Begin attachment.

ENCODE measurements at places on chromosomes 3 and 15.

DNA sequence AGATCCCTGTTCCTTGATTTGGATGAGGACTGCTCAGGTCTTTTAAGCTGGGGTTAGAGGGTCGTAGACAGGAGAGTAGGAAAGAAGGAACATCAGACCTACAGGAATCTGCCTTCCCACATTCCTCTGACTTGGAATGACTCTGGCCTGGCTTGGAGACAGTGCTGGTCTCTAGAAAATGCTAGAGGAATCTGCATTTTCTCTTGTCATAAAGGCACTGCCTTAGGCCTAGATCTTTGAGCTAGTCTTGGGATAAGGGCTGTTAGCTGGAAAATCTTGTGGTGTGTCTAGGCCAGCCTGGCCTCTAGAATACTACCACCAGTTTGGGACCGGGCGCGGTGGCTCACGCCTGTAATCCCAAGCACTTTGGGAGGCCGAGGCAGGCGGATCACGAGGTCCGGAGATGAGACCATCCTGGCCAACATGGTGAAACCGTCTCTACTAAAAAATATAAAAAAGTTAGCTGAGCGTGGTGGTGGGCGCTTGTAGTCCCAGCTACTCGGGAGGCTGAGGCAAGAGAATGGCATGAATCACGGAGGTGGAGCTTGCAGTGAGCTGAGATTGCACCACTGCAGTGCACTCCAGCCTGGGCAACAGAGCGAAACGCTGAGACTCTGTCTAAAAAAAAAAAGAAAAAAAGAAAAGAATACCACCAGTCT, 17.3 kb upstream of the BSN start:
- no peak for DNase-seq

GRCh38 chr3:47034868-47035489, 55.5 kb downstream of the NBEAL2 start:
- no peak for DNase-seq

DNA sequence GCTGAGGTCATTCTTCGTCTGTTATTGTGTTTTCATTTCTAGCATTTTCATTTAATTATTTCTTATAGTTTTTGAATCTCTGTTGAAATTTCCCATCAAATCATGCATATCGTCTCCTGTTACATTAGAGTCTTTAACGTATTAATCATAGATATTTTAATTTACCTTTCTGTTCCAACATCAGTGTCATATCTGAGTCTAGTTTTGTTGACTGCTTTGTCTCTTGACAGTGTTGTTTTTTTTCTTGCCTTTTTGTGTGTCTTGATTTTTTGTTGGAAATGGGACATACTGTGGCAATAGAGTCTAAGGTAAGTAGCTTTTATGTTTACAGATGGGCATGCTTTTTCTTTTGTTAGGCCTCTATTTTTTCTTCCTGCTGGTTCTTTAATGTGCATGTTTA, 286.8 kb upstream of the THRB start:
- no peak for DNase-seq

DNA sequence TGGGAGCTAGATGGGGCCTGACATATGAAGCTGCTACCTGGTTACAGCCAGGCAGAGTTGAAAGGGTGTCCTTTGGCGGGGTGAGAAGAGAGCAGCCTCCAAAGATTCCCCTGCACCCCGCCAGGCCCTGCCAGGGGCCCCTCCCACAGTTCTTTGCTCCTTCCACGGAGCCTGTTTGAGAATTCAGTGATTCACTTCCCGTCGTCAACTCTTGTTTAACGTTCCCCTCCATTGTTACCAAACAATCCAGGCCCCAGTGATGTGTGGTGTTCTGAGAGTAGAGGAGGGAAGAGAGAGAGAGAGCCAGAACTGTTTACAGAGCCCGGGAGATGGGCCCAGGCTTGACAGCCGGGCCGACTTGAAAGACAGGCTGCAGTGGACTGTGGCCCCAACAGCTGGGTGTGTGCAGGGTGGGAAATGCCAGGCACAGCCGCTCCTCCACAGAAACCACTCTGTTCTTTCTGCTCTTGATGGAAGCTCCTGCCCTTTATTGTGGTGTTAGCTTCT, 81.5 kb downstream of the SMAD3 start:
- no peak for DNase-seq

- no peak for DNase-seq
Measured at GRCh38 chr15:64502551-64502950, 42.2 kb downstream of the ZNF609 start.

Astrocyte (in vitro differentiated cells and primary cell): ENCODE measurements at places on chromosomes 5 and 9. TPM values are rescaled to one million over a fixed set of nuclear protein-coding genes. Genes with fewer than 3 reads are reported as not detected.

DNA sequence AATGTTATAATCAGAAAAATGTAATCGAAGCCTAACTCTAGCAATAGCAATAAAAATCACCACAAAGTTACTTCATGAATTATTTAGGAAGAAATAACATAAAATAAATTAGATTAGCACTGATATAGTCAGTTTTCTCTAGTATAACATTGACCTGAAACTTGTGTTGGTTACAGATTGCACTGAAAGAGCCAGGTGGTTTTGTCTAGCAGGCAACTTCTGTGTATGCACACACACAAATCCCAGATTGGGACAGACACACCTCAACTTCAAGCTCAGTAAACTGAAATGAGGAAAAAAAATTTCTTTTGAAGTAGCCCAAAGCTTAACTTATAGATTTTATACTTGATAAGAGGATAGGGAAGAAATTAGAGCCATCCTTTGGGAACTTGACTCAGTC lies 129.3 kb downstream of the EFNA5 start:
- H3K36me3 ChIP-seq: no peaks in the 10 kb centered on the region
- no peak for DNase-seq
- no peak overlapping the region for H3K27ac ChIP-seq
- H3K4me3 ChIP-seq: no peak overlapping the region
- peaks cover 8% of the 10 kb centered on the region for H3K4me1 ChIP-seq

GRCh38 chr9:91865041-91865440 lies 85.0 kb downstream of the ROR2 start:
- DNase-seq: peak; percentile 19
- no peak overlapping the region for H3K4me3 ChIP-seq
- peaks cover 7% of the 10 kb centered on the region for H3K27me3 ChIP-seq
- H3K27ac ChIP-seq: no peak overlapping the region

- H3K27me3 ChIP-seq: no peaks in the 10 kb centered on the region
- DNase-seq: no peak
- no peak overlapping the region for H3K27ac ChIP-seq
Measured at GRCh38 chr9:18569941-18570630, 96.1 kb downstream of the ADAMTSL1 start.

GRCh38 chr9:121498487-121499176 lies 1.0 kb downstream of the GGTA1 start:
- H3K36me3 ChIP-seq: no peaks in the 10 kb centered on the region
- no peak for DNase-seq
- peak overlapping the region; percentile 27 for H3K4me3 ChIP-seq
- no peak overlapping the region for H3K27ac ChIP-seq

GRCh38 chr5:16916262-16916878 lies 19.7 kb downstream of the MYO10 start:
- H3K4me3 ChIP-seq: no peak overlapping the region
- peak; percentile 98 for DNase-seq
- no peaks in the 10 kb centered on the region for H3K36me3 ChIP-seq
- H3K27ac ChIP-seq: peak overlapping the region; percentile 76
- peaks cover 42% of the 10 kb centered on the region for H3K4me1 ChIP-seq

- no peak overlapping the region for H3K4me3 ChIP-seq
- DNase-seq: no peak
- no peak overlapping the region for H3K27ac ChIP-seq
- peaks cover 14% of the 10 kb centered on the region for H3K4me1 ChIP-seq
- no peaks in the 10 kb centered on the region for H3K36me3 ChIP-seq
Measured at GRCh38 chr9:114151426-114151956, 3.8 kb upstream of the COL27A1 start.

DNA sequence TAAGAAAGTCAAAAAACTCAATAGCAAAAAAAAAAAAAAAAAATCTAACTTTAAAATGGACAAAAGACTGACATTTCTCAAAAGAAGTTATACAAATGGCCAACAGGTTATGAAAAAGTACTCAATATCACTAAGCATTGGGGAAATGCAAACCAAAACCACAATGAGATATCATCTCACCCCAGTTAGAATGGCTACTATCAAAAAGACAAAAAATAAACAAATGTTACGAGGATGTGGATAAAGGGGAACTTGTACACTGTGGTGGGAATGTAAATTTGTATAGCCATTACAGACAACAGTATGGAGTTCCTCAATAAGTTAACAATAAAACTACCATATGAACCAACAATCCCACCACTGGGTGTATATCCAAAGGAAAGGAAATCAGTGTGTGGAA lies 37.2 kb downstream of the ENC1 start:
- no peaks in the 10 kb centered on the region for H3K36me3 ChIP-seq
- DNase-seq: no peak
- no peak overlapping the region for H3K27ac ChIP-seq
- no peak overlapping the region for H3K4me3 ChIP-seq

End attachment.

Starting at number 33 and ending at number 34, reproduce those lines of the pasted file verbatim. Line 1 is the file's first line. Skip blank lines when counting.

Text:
GRCh38 chr5:16916262-16916878 lies 19.7 kb downstream of the MYO10 start:
- H3K4me3 ChIP-seq: no peak overlapping the region